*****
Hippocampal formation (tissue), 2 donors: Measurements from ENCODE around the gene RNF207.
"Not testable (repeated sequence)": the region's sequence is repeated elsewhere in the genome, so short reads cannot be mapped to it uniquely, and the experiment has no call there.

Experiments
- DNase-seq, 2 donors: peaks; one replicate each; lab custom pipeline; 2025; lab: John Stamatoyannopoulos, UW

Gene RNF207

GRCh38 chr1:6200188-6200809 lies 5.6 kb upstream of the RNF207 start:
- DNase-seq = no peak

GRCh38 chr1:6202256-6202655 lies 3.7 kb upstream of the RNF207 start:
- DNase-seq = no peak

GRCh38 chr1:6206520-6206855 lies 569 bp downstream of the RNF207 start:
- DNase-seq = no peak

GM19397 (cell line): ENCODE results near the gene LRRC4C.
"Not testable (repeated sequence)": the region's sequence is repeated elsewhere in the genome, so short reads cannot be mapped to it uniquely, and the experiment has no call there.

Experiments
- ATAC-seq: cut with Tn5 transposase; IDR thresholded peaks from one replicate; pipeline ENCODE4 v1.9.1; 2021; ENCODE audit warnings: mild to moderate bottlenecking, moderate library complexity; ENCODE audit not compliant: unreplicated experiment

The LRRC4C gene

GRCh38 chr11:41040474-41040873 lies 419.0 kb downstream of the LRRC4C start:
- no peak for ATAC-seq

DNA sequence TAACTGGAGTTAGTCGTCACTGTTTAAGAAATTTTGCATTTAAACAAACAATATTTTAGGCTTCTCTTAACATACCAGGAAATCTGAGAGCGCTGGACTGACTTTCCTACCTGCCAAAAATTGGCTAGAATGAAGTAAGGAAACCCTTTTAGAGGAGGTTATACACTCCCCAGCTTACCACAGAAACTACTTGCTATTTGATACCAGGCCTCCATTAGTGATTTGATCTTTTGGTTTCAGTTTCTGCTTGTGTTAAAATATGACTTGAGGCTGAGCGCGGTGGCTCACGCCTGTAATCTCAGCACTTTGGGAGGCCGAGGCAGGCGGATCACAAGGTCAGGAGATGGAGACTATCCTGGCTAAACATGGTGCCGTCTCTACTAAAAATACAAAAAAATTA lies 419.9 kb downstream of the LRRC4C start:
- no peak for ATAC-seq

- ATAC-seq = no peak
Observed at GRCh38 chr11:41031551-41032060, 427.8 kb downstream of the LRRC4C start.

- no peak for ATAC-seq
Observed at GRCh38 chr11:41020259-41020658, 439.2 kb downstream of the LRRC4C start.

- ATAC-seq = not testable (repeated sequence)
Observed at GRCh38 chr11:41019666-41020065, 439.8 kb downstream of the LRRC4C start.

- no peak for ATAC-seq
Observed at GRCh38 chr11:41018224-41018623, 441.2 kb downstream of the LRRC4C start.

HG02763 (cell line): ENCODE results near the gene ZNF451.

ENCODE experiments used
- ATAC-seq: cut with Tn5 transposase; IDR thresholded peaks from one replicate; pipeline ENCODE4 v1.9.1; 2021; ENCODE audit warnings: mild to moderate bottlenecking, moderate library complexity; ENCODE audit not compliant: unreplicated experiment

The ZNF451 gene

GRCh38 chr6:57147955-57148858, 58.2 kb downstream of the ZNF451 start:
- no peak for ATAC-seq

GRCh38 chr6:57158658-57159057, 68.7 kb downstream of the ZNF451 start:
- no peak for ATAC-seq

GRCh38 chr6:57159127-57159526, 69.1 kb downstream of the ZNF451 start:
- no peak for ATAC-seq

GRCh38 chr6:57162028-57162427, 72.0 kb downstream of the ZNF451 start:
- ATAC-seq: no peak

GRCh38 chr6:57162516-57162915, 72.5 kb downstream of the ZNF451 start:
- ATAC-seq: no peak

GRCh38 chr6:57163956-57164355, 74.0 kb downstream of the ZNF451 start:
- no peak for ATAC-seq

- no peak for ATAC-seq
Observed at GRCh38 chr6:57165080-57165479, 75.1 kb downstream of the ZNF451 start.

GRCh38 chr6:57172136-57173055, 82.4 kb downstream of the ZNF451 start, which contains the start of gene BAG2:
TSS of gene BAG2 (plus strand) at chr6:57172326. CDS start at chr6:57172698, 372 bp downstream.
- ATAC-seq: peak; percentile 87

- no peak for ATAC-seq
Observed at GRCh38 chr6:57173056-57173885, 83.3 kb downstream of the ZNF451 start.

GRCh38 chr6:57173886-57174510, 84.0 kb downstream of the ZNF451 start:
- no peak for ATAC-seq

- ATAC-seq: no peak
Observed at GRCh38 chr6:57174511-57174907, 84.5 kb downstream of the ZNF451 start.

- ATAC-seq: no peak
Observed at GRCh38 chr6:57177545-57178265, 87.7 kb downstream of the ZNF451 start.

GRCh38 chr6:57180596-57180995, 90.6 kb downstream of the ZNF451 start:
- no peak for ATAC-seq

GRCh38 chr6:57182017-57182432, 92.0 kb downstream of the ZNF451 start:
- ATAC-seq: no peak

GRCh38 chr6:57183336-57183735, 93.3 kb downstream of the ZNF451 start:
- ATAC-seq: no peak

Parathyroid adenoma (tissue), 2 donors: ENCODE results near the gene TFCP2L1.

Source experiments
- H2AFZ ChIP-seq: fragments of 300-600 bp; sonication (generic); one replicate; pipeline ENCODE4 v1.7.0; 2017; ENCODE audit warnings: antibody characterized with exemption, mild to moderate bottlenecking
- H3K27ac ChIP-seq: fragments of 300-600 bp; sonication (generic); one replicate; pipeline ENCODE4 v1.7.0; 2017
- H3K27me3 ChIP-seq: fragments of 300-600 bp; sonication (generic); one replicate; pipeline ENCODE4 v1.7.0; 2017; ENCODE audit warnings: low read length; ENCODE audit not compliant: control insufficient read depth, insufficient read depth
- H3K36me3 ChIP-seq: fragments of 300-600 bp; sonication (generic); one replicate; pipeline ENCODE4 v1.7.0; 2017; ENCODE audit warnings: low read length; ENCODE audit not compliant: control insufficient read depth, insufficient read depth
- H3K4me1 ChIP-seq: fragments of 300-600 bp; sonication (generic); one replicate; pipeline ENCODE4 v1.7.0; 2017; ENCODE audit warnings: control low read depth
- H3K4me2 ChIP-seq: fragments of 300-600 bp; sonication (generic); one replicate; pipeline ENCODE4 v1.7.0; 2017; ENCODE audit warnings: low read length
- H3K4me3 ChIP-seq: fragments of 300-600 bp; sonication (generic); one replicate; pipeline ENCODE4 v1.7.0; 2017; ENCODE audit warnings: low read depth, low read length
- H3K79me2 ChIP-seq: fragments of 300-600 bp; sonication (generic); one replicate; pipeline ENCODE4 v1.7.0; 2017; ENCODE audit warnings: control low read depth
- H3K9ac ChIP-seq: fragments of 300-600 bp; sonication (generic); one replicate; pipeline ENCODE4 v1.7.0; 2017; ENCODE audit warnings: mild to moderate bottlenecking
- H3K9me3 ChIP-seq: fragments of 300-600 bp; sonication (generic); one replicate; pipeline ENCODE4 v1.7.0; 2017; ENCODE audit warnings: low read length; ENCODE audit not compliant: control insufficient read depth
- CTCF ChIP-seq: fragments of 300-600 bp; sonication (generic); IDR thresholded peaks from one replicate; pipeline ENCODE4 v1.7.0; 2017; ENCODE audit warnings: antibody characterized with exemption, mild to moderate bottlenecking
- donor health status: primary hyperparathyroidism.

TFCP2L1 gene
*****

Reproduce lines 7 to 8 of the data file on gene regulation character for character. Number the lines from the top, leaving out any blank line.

- DNase-seq = no peak

GRCh38 chr1:6202256-6202655 lies 3.7 kb upstream of the RNF207 start: